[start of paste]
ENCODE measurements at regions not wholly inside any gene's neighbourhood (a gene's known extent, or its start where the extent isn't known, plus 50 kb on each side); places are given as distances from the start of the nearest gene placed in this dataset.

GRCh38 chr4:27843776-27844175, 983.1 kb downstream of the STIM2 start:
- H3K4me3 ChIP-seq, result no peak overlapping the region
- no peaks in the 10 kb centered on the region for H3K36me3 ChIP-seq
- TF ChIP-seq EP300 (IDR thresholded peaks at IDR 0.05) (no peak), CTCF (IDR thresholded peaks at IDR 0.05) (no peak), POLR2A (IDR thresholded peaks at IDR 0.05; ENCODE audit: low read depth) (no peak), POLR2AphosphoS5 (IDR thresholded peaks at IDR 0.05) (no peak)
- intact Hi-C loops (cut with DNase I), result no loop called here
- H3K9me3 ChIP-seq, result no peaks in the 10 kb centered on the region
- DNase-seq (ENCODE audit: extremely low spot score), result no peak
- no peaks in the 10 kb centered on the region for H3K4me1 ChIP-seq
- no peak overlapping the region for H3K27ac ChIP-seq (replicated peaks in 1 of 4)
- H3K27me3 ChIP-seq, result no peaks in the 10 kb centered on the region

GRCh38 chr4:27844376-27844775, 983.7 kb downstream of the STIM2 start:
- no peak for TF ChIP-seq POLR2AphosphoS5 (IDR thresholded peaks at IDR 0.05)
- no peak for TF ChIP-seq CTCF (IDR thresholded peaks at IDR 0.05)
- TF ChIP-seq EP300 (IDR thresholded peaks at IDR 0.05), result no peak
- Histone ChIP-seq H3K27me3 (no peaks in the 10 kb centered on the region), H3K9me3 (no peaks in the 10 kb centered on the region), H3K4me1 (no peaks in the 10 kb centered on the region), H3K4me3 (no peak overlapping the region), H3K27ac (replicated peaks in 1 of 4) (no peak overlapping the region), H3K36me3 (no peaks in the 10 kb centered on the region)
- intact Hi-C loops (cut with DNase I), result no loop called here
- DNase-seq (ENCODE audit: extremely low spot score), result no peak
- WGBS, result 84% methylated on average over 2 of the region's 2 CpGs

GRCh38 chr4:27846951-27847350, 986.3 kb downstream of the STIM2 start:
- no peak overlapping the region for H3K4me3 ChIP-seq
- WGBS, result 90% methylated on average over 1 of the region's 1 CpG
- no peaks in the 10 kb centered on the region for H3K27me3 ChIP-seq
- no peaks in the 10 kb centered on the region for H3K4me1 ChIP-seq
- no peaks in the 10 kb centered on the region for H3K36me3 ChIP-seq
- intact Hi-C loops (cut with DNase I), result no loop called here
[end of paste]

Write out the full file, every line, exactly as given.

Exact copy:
ENCODE measurements at regions not wholly inside any gene's neighbourhood (a gene's known extent, or its start where the extent isn't known, plus 50 kb on each side); places are given as distances from the start of the nearest gene placed in this dataset.

GRCh38 chr4:27843776-27844175, 983.1 kb downstream of the STIM2 start:
- H3K4me3 ChIP-seq, result no peak overlapping the region
- no peaks in the 10 kb centered on the region for H3K36me3 ChIP-seq
- TF ChIP-seq EP300 (IDR thresholded peaks at IDR 0.05) (no peak), CTCF (IDR thresholded peaks at IDR 0.05) (no peak), POLR2A (IDR thresholded peaks at IDR 0.05; ENCODE audit: low read depth) (no peak), POLR2AphosphoS5 (IDR thresholded peaks at IDR 0.05) (no peak)
- intact Hi-C loops (cut with DNase I), result no loop called here
- H3K9me3 ChIP-seq, result no peaks in the 10 kb centered on the region
- DNase-seq (ENCODE audit: extremely low spot score), result no peak
- no peaks in the 10 kb centered on the region for H3K4me1 ChIP-seq
- no peak overlapping the region for H3K27ac ChIP-seq (replicated peaks in 1 of 4)
- H3K27me3 ChIP-seq, result no peaks in the 10 kb centered on the region

GRCh38 chr4:27844376-27844775, 983.7 kb downstream of the STIM2 start:
- no peak for TF ChIP-seq POLR2AphosphoS5 (IDR thresholded peaks at IDR 0.05)
- no peak for TF ChIP-seq CTCF (IDR thresholded peaks at IDR 0.05)
- TF ChIP-seq EP300 (IDR thresholded peaks at IDR 0.05), result no peak
- Histone ChIP-seq H3K27me3 (no peaks in the 10 kb centered on the region), H3K9me3 (no peaks in the 10 kb centered on the region), H3K4me1 (no peaks in the 10 kb centered on the region), H3K4me3 (no peak overlapping the region), H3K27ac (replicated peaks in 1 of 4) (no peak overlapping the region), H3K36me3 (no peaks in the 10 kb centered on the region)
- intact Hi-C loops (cut with DNase I), result no loop called here
- DNase-seq (ENCODE audit: extremely low spot score), result no peak
- WGBS, result 84% methylated on average over 2 of the region's 2 CpGs

GRCh38 chr4:27846951-27847350, 986.3 kb downstream of the STIM2 start:
- no peak overlapping the region for H3K4me3 ChIP-seq
- WGBS, result 90% methylated on average over 1 of the region's 1 CpG
- no peaks in the 10 kb centered on the region for H3K27me3 ChIP-seq
- no peaks in the 10 kb centered on the region for H3K4me1 ChIP-seq
- no peaks in the 10 kb centered on the region for H3K36me3 ChIP-seq
- intact Hi-C loops (cut with DNase I), result no loop called here